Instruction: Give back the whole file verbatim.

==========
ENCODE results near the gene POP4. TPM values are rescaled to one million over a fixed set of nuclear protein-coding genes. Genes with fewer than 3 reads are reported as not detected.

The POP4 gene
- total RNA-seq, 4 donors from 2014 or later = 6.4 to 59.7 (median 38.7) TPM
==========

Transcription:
ENCODE results near the gene POP4. TPM values are rescaled to one million over a fixed set of nuclear protein-coding genes. Genes with fewer than 3 reads are reported as not detected.

The POP4 gene
- total RNA-seq, 4 donors from 2014 or later = 6.4 to 59.7 (median 38.7) TPM